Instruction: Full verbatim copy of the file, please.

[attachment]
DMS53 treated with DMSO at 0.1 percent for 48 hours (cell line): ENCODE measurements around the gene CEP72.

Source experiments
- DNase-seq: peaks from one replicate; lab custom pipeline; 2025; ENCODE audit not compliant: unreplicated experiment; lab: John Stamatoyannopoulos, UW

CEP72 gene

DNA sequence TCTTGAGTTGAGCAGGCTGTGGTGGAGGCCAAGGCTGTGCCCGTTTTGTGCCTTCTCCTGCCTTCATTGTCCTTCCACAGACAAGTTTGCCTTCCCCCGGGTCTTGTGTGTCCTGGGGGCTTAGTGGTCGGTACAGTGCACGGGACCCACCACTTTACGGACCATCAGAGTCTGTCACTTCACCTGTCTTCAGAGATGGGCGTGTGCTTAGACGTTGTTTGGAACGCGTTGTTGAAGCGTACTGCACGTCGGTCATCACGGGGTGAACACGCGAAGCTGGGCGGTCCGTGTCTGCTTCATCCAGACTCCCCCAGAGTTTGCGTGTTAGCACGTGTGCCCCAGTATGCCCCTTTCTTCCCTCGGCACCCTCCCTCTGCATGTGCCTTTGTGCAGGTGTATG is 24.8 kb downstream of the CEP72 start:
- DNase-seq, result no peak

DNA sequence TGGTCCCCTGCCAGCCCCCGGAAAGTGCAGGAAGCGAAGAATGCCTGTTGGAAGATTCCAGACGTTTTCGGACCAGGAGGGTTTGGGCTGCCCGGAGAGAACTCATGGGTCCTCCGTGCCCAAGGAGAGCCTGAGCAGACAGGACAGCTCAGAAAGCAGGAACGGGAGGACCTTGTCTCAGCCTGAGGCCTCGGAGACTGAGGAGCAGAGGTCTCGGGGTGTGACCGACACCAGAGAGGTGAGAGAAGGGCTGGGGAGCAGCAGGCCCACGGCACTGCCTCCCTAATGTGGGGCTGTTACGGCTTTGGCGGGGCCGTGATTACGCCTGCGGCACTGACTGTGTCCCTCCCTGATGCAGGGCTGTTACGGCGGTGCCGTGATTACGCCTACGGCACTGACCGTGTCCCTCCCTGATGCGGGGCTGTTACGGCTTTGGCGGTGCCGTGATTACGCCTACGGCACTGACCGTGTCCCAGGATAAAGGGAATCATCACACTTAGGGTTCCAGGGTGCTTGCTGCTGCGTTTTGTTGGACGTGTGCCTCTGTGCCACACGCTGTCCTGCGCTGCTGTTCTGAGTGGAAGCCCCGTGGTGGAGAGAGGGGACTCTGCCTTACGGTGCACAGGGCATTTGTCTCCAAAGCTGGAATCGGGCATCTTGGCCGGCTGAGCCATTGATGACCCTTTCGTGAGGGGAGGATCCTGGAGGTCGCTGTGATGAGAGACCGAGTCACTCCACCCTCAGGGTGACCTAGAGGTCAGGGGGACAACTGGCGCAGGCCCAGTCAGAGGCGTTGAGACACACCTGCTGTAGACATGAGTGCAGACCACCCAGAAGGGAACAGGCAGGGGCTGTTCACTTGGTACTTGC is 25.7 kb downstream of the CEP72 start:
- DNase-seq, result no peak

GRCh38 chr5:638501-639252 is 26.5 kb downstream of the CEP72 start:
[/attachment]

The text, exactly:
DMS53 treated with DMSO at 0.1 percent for 48 hours (cell line): ENCODE measurements around the gene CEP72.

Source experiments
- DNase-seq: peaks from one replicate; lab custom pipeline; 2025; ENCODE audit not compliant: unreplicated experiment; lab: John Stamatoyannopoulos, UW

CEP72 gene

DNA sequence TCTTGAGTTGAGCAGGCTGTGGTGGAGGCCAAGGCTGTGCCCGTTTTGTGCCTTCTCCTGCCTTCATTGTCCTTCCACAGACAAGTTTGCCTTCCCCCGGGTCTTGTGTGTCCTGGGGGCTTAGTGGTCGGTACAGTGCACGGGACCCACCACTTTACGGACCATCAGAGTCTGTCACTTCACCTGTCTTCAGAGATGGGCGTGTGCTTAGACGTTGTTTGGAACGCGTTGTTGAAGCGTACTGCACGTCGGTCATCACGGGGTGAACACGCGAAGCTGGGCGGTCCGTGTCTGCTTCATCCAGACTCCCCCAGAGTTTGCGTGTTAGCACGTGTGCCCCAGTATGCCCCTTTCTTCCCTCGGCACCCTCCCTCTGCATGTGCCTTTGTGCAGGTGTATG is 24.8 kb downstream of the CEP72 start:
- DNase-seq, result no peak

DNA sequence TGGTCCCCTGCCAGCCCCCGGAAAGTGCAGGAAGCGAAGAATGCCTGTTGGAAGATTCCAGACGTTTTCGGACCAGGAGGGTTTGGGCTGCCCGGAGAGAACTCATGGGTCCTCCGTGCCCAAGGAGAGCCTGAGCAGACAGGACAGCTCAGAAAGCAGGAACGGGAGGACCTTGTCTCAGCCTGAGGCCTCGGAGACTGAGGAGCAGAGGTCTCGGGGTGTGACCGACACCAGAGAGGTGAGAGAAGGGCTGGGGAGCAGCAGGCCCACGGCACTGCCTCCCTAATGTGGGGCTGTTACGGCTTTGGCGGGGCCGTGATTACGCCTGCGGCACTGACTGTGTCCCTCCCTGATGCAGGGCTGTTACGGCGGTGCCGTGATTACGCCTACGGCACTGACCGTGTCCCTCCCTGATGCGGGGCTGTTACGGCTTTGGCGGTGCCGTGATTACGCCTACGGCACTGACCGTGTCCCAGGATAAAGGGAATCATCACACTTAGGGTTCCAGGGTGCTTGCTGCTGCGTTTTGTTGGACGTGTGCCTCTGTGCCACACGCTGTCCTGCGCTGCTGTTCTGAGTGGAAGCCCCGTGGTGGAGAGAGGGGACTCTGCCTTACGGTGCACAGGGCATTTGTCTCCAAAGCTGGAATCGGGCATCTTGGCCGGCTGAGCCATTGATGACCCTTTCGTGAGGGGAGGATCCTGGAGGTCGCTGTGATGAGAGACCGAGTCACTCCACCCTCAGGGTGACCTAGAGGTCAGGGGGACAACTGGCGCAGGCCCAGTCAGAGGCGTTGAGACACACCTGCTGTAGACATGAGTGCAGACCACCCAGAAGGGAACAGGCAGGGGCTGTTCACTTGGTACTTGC is 25.7 kb downstream of the CEP72 start:
- DNase-seq, result no peak

GRCh38 chr5:638501-639252 is 26.5 kb downstream of the CEP72 start: